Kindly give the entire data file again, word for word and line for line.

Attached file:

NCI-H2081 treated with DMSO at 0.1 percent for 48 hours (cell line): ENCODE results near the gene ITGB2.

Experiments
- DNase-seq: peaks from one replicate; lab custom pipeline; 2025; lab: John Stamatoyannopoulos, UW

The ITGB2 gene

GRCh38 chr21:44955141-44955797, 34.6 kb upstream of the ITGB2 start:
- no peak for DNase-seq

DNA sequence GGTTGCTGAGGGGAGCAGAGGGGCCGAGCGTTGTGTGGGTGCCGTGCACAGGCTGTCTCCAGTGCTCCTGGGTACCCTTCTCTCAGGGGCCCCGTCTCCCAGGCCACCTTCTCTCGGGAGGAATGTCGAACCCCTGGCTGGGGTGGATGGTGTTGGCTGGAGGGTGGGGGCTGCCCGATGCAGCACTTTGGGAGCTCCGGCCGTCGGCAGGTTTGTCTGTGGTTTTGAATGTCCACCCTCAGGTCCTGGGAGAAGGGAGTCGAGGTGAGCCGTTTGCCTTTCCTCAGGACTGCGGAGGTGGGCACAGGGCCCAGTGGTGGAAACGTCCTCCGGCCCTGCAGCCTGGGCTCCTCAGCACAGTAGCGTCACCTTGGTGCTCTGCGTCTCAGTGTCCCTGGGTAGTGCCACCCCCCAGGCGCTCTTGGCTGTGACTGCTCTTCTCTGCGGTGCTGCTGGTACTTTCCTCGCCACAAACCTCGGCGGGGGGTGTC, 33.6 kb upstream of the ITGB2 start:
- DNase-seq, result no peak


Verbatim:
NCI-H2081 treated with DMSO at 0.1 percent for 48 hours (cell line): ENCODE results near the gene ITGB2.

Experiments
- DNase-seq: peaks from one replicate; lab custom pipeline; 2025; lab: John Stamatoyannopoulos, UW

The ITGB2 gene

GRCh38 chr21:44955141-44955797, 34.6 kb upstream of the ITGB2 start:
- no peak for DNase-seq

DNA sequence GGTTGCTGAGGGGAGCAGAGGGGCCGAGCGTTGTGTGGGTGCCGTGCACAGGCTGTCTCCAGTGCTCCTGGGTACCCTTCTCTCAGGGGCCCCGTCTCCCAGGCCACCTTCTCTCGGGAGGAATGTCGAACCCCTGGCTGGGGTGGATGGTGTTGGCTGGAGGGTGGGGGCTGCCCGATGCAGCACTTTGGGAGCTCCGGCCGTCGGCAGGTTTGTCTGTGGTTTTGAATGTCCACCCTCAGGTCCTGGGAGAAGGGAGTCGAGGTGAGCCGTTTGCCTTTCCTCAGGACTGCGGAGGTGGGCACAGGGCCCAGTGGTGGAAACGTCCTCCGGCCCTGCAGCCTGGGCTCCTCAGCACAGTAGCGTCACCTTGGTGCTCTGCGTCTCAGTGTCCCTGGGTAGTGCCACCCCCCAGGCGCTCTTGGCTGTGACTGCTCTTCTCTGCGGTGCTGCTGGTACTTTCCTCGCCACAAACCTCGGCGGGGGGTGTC, 33.6 kb upstream of the ITGB2 start:
- DNase-seq, result no peak